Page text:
IRS Rehires More than 200 Former Employees with Past Conduct and Performance Issues

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Written By ESR News Blog Editor Thomas Ahearn

On July 24, 2017, the Treasury Inspector General for Tax Administration (TIGTA) issued a final audit report entitled “The Internal Revenue Service Continues to Rehire Former Employees with Conduct and Performance Issues” that found over 200 of more than 2,000 former employees rehired by the IRS from January 2015 to March 2016 were previously terminated or separated from the IRS while under investigation for substantiated conduct or performance issues.

The TIGTA audit report found the IRS had not effectively updated or implemented hiring policies to fully consider past IRS conduct and performance issues before deciding to hire former employees, including those terminated or separated during an investigation of conduct and performance issues. Although the IRS follows specific criteria to disqualify applicants, past IRS employment history is not provided to selecting officials to consider when hiring.

In all, 213 former employers with conduct or performance issues were rehired by the IRS. The conduct or performance issues that led to these former employees – including some with access to sensitive taxpayer information – being terminated or resigning from the IRS included: failure to properly file Federal tax returns; falsification of employment forms; unauthorized accesses to taxpayer information; absences and workplace disruption; and failure to follow instructions.

The overall objective of the audit report was to follow-up on a recommendation in a prior report to determine whether IRS management updated hiring policies to fully consider past conduct and performance issues prior to hiring former employees. IRS management agreed in principle with the recommendations and plans to update current practices and policies to ensure that data reflecting prior performance and misconduct is utilized in the hiring process.

To report fraud, waste, or abuse, call the TIGTA toll-free hotline at 1-800-366-4484, visit www.treasury.gov/tigta/ or write: Treasury Inspector General for Tax Administration, P.O. Box 589, Ben Franklin Station, Washington, D.C. 20044-0589. Information provided is confidential and providers may remain anonymous. The complete TIGTA audit report is available at www.treasury.gov/tigta/auditreports/2017reports/201710035fr.pdf.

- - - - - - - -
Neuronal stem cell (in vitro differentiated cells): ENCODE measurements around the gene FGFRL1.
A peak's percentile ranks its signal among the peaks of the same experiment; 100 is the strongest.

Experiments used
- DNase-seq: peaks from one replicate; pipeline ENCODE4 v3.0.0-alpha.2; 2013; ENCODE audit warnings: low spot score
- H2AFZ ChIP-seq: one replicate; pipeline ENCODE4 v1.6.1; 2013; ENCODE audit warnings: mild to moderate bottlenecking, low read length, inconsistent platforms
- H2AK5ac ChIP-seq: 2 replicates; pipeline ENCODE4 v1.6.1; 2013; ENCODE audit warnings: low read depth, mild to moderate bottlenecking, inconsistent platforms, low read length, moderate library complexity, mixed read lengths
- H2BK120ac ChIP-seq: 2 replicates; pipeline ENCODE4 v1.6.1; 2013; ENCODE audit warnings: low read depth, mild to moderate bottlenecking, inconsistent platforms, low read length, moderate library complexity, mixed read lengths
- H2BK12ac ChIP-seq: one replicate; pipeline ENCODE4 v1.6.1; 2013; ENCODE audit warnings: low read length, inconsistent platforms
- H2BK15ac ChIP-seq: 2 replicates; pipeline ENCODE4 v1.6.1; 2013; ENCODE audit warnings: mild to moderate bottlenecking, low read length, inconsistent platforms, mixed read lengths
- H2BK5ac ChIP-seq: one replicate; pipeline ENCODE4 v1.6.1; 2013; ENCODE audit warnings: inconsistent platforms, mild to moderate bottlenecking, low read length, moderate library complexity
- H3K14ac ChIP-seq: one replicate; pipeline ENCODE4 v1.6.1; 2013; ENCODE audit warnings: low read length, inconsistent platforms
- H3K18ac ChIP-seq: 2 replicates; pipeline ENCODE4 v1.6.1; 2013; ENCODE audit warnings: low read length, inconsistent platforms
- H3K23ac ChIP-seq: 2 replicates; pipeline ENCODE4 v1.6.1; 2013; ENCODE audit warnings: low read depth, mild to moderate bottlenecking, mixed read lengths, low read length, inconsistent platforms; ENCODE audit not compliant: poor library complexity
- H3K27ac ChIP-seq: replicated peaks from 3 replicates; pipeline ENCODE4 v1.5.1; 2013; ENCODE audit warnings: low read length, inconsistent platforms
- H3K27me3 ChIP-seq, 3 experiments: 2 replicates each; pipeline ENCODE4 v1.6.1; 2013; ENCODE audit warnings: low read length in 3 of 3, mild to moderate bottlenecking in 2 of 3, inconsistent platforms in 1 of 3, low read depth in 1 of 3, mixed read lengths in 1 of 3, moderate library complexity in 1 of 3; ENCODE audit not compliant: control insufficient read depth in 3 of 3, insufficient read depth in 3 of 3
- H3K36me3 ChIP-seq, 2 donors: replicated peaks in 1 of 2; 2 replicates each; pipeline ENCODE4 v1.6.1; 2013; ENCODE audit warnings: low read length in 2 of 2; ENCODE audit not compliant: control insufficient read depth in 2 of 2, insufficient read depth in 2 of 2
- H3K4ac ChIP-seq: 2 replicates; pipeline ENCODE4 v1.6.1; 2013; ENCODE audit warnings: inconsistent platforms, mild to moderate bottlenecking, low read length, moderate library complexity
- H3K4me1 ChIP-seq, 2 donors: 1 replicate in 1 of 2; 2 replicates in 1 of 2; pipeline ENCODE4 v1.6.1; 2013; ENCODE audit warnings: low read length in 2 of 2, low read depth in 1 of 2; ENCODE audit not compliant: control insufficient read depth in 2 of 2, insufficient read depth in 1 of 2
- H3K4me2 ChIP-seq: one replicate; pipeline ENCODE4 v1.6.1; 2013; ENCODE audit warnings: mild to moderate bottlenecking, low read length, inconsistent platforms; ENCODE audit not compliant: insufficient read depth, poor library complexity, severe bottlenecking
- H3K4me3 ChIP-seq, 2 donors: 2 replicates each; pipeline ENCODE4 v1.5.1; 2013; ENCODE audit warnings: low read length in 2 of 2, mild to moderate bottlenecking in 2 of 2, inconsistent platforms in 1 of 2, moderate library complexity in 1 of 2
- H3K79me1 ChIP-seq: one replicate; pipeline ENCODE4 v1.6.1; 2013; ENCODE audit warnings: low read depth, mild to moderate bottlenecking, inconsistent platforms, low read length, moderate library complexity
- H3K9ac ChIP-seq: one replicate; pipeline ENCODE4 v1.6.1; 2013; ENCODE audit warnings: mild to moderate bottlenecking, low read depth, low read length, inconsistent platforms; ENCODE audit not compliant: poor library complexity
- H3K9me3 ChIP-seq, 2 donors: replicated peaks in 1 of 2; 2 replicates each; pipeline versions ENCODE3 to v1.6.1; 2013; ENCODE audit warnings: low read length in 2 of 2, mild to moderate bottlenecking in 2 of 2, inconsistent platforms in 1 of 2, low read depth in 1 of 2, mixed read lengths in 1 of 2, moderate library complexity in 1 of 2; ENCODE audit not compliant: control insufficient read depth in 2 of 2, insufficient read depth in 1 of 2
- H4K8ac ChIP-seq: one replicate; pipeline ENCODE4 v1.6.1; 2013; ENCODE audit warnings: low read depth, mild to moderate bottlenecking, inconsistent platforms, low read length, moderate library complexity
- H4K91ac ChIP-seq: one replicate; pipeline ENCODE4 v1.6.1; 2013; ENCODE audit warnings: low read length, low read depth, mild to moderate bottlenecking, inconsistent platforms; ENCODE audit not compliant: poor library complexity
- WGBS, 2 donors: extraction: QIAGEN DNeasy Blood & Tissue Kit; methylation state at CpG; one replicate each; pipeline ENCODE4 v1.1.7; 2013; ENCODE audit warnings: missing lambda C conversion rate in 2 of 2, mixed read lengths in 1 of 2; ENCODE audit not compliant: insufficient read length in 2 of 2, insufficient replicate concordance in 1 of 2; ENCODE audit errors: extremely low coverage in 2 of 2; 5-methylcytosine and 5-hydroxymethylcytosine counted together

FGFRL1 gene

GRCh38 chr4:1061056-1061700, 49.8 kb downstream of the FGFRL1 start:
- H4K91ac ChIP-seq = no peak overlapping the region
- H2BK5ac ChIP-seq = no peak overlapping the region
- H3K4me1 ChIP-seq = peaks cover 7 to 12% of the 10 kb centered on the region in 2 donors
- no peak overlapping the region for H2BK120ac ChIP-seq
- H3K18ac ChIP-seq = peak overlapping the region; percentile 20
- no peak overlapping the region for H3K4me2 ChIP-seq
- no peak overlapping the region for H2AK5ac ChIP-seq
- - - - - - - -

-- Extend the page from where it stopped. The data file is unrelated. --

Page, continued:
The idea of “continuous screening” of employees is gaining more acceptance as critical post-hire due diligence tool. As reported earlier by ESR News, while most companies currently perform background screening on employees once at the pre-hire stage, “the new normal may call for continuous, post-hire monitoring” in the near future to avoid insider threats, according to a Society for Human Resource Management (SHRM) article.

Continuous screening is a growing background trend. “Continuous screening involves periodic background checks on current employees to identify criminal cases that can occur after a worker is hired,” explains Employment Screening Resources® (ESR) founder and CEO Attorney Lester Rosen. “While continuous screening can be a risk-management tool, employers need to ensure that it is worthwhile, fair, and legally compliant.”

Consumer Reporting Agencies (CRAs) like ESR who are accredited by the National Association of Professional Background Screeners (NAPBS®) must use business practices that ensure proper character of owners and employees. The  NAPBS Background Screening Agency Accreditation Program (BSAAP) contains 58 clauses that CRAs must follow to be NAPBS Accredited. The NAPBS BSAAP Clause 6.10 on Employee Criminal History states:

CRA shall conduct a criminal records check on all employees with access to consumer information when such searches can be conducted without violating state or federal law. These searches shall be conducted at least once every two years for the duration of their employment. Criminal offenses shall be evaluated to determine initial or continued employment based upon their access to consumer information and state and federal laws.

More ESR News Blogs about the IRS

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